Next came the burden of rounded plaster elements along the walls and ceiling. Because the entire ceiling would remain intact, the only areas provoking a mudding solution were found at the expanded closet entry, where two ceiling lines meet, and along the back wall behind the intended vanity location — and this area was in rough shape, having been chopped away erratically during a previous renovation, slyly hidden by a four-inch section of unsightly trim (that would not return).

After pondering my approach, it was evident that filling the deep crevasses with mud only would not suffice. As such, any area whereby the new drywall did not adequately meet the uneven and jagged plaster, small pieces of drywall were first inserted to provide a rigid surface upon which the mud could be added later. Along the bump-out extension, the upper portion must mimic the curvature of the adjacent plaster. To achieve this, a section of drywall cut to size was scored along the backside of the drywall, in one-inch increments. The drywall was then snapped carefully at every score line, without breaching the front face of the drywall, allowing it to bend. Using shims to provide a rigid surface behind the “curved” drywall, the small section was secured using drywall screws, in a manner that mimics the curvature of the plaster next to it. All seams were taped, and mudded. Subsequent coats of mud will eventually be applied as to fully create a concave surface, to be refined and smoothed out during the sanding stage prior to priming and painting. It is a laborious activity, that has provided the desired look — to match the old plaster.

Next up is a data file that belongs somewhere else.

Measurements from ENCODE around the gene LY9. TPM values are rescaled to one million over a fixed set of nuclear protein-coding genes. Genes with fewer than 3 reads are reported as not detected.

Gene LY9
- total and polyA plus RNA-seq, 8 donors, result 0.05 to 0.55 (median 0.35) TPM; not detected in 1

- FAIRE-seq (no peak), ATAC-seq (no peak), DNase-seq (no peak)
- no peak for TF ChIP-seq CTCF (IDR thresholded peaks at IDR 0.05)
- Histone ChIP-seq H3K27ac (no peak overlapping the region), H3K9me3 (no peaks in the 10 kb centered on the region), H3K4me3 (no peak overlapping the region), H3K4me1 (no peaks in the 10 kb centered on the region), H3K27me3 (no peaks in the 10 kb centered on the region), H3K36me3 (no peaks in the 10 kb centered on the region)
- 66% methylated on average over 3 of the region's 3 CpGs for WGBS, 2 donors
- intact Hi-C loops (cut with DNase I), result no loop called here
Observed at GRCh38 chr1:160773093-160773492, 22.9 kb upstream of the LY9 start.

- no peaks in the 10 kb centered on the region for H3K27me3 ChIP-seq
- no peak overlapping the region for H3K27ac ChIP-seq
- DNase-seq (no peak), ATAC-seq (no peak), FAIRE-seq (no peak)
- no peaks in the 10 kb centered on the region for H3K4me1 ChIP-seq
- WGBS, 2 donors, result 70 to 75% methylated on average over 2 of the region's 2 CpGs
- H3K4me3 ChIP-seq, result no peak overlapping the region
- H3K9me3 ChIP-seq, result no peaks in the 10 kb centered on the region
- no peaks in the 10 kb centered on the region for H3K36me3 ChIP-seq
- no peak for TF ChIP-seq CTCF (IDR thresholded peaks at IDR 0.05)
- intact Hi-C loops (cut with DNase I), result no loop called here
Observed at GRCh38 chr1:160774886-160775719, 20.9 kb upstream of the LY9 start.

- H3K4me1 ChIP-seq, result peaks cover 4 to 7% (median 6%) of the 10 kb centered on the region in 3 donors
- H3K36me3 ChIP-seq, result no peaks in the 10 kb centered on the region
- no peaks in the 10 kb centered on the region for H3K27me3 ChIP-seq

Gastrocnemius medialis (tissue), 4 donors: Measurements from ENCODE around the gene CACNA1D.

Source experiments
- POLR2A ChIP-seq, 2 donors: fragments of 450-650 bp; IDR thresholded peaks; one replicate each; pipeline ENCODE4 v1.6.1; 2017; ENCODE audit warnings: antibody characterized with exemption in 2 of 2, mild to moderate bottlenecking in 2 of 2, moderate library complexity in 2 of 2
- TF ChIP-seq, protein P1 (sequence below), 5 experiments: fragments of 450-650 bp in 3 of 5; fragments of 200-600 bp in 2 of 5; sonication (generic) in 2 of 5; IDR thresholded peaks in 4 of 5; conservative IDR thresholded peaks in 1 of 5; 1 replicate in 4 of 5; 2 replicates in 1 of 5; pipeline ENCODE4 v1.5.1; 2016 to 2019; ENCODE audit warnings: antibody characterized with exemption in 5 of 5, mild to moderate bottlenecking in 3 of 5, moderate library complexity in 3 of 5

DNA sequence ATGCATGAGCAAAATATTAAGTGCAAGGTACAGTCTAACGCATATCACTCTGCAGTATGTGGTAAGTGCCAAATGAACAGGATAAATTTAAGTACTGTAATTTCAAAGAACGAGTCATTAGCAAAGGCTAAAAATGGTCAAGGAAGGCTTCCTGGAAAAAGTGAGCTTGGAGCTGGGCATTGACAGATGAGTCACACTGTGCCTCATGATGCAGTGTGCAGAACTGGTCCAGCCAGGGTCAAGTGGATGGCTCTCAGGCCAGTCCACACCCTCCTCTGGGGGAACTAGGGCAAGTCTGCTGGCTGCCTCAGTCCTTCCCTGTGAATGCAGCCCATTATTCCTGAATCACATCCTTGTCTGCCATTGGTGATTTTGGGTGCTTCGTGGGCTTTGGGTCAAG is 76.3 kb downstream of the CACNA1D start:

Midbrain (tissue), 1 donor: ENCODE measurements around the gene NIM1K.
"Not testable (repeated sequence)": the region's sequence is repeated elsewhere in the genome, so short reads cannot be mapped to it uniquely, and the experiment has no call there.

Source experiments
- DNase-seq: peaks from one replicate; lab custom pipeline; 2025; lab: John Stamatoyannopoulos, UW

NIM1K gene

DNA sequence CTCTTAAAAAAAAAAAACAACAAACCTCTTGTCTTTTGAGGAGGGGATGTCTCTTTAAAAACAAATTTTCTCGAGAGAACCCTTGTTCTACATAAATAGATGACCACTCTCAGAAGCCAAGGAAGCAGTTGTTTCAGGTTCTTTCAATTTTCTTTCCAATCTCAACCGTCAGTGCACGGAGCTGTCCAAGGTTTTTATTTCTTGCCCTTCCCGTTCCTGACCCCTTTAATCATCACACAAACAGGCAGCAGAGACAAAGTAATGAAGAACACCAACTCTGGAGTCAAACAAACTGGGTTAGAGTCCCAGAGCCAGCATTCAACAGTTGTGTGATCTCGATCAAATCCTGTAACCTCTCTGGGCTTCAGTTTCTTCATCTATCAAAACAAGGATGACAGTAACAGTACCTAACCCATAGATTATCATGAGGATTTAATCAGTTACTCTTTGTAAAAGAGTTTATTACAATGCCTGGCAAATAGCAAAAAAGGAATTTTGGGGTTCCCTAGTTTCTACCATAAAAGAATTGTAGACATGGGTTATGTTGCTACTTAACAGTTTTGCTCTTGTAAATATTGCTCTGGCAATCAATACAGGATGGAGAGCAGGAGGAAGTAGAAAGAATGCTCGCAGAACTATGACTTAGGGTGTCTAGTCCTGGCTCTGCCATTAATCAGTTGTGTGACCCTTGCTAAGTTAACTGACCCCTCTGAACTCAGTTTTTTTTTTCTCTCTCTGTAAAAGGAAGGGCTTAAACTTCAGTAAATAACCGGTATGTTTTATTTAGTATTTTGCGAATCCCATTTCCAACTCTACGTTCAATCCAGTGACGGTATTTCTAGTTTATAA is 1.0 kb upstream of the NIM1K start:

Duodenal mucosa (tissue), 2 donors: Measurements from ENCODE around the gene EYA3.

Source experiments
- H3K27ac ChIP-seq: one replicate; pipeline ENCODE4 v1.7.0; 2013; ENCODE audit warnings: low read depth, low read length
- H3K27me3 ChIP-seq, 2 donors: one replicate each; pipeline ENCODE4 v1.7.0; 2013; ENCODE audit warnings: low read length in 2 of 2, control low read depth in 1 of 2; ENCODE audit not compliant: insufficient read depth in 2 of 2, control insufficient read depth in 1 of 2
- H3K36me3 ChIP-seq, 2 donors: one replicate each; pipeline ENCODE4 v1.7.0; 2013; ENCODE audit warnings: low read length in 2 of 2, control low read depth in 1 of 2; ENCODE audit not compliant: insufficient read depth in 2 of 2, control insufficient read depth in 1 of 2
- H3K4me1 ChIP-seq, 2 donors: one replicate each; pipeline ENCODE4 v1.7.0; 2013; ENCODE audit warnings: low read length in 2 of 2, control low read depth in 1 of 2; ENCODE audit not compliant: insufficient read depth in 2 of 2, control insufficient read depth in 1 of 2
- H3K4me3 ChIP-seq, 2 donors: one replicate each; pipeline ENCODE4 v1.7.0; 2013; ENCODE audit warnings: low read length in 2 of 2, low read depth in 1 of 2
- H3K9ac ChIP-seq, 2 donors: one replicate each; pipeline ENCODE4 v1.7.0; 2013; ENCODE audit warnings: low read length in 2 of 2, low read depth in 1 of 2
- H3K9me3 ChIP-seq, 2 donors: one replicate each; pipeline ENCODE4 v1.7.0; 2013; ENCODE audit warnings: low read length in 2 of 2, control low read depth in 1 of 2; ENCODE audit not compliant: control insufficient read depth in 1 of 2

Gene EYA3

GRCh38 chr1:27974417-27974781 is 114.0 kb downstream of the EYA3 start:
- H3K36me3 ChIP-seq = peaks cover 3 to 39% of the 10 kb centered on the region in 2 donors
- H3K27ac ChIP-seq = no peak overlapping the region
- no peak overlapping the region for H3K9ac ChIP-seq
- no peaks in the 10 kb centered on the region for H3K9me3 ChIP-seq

The crucial aspect to remember when applying mud coats is this — it can’t be done in one coat. Patience is key, and dry times are imperative. The first coat is used to bond the seamed surfaces to the tape, and/or corner bead — in this instance, drywall adjacent plaster. The next coats fill in the areas of mud that have contracted slightly during the drying process. By the fifth coat, so little finishing mud is required that the trowel barely leaves a wet patch as the trowel is drawn over the surface. And when that final coat has dried, the mudded area should feel smooth as glass. Once the entire space is primed and painted, the areas where drywall meets plaster will have vanished, and the room will appear as though it has always been that way. And that’s the ultimate goal.